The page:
When Ebere’s husband was posted to the Netherlands, she left her two restaurants and 56 employees and cancelled her plans to open a bakery. With her five children, ageing between 5 and 14, she left her hometown of Port Harcourt with plans to take a break from work. But soon her entrepreneurial spirit made being a stay-at-home mum impossible. Two years later Ebere gives cooking lessons, has opened a shop and has launched her own brand of West African spices – Ataro Food and Spices.
In the quiet basement of her shop, away from the employees and visitors, Ebere tells her story.
So how did it all start?
I studied Food Science and Technology in Nigeria and did my industrial training at Mr Bigg’s, a large fast food chain. After my studies I worked for Schlumberger for two years but left to start a ladies boutique. I used to travel to the US, Paris and the UK to buy clothes for my shop. That was when I had my first child so I was trying to balance being a mum and also doing something I love. Then I expanded to a bigger space.
But I remembered that I had wanted to have a fast food place when I worked at Mr Bigg’s so I invested in books about how to manage a fast food restaurant. After eight years of running a boutique, I also opened a restaurant, Just Relish in Port Harcourt. Six months later – it’s really incredible – the whole building where my shop was burned down. I lost everything. I had not renewed my insurance (It wasn’t so popular in Nigeria then). That taught me a lesson!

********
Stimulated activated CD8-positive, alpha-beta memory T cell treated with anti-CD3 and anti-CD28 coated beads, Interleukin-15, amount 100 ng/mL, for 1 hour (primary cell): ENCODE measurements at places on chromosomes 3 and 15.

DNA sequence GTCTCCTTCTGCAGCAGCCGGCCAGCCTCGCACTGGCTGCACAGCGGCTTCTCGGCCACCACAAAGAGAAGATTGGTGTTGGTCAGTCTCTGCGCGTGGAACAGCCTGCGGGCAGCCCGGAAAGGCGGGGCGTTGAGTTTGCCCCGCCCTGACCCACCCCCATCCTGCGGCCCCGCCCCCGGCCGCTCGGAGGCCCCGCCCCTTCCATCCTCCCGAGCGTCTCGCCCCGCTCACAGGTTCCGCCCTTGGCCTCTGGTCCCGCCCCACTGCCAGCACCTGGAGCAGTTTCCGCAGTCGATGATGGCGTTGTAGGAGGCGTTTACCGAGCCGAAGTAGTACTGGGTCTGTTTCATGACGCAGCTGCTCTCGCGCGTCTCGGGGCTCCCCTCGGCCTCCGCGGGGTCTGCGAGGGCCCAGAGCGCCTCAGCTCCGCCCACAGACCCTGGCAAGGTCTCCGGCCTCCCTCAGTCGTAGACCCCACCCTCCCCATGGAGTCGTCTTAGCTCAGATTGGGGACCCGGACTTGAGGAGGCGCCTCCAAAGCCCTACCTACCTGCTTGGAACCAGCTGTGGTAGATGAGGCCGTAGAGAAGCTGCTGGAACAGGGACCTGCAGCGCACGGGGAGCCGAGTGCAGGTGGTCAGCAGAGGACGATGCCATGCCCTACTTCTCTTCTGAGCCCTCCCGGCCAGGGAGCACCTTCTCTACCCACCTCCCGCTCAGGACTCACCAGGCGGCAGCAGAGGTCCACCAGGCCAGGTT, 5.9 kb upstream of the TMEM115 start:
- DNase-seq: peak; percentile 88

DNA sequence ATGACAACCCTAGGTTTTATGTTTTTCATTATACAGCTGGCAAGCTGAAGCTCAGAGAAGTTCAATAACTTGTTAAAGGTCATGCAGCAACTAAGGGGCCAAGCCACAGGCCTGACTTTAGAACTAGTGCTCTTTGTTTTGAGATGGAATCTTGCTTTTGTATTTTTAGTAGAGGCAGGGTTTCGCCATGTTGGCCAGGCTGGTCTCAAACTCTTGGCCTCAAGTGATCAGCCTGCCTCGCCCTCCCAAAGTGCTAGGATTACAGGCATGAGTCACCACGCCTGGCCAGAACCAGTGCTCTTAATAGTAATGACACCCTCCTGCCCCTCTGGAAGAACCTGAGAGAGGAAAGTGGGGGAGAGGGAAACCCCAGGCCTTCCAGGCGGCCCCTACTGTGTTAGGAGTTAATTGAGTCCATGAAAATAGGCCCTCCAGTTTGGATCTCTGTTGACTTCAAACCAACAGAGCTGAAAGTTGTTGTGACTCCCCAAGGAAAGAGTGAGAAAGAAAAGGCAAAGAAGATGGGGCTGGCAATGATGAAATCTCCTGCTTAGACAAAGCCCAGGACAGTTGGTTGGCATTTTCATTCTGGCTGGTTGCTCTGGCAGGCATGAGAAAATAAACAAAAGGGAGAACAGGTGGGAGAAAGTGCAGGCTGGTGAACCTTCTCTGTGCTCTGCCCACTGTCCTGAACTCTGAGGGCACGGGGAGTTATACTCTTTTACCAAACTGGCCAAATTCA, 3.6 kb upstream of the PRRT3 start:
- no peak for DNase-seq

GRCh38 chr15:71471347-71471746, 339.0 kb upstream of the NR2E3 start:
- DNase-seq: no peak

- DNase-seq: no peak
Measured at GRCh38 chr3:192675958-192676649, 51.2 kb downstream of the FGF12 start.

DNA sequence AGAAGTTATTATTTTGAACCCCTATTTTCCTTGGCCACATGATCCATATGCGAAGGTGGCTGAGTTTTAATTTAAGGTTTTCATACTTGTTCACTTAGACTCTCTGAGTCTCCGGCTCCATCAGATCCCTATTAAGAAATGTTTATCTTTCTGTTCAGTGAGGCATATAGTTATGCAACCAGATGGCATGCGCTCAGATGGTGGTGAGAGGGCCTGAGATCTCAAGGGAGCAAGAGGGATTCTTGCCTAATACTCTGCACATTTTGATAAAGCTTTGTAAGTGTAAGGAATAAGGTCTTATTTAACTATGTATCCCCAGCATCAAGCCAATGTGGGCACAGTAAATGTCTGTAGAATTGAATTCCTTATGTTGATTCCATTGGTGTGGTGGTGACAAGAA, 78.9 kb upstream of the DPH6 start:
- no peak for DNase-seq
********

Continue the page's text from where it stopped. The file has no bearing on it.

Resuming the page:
But the restaurant did really well. After three years I expanded to a bigger branch and a year later I ordered equipment to start a commercial bakery. At this point I had 56 employees. And then we left for the Netherlands.
Did you see it as the end of your past life or a new beginning?
This was the first time I’d lived abroad and the first time I’d travelled with my children. Before I arrived in 2013 people made me afraid. They said, oh you know you can’t hire a nanny, it’s too expensive so you have to do it all yourself… So I said ok, no problem. Maybe it’s time to rest because I’ve been working all my life.
Nigeria is a very lively community and of course I had a lot of friends and a big network. But here, I didn’t know anyone. Everything was different starting with the language barrier and the people.
Initially I didn’t like it. I wondered, “what am I doing here?”